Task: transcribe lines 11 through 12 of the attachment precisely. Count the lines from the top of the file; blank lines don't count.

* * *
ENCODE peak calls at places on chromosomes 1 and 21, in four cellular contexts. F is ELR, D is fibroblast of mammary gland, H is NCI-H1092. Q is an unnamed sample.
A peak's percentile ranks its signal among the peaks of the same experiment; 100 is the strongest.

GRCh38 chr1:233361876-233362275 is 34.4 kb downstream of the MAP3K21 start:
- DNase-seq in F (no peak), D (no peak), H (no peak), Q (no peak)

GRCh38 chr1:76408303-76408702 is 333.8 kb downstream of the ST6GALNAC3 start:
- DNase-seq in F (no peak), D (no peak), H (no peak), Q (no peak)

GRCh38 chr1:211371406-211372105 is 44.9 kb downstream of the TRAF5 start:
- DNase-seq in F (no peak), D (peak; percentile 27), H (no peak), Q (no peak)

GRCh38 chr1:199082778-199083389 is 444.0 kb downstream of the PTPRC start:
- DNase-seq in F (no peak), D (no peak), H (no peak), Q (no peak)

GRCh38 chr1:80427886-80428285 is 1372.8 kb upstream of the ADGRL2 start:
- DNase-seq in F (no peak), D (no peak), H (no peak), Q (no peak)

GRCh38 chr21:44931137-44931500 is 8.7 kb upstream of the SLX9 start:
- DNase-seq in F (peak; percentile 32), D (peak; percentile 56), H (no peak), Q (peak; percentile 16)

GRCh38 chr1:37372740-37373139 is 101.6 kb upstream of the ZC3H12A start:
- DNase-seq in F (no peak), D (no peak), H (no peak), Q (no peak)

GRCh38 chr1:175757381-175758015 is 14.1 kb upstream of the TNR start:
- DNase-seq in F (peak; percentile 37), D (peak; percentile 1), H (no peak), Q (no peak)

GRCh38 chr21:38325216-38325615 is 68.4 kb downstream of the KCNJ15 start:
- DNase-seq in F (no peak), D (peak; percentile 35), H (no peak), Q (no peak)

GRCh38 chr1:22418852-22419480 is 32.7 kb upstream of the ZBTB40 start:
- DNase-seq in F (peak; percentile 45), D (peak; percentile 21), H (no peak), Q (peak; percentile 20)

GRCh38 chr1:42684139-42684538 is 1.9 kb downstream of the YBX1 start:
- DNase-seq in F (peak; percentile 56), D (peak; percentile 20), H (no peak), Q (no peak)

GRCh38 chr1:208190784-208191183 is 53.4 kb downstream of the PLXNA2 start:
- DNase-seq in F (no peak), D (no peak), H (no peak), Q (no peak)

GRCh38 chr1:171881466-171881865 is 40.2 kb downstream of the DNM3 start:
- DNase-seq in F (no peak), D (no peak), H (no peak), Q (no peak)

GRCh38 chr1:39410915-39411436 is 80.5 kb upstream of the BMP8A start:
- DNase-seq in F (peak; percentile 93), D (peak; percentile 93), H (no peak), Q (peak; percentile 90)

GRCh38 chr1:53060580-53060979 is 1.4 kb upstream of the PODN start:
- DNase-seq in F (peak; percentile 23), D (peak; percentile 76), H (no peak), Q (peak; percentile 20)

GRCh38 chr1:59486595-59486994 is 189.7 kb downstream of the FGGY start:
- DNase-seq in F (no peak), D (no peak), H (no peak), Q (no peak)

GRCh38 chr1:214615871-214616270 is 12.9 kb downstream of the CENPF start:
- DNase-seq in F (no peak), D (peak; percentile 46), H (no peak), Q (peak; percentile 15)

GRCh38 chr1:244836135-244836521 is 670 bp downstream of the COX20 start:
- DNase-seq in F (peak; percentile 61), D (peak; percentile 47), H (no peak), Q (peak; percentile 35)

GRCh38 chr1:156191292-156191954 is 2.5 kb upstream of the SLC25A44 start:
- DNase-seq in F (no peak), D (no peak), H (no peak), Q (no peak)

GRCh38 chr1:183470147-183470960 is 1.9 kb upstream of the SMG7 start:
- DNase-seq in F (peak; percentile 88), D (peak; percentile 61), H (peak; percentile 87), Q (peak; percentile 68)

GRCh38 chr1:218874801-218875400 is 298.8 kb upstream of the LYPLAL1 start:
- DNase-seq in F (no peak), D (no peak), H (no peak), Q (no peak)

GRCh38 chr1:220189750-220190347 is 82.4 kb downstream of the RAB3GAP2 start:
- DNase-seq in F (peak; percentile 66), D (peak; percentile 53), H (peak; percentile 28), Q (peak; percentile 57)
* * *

GRCh38 chr1:80427886-80428285 is 1372.8 kb upstream of the ADGRL2 start:
- DNase-seq in F (no peak), D (no peak), H (no peak), Q (no peak)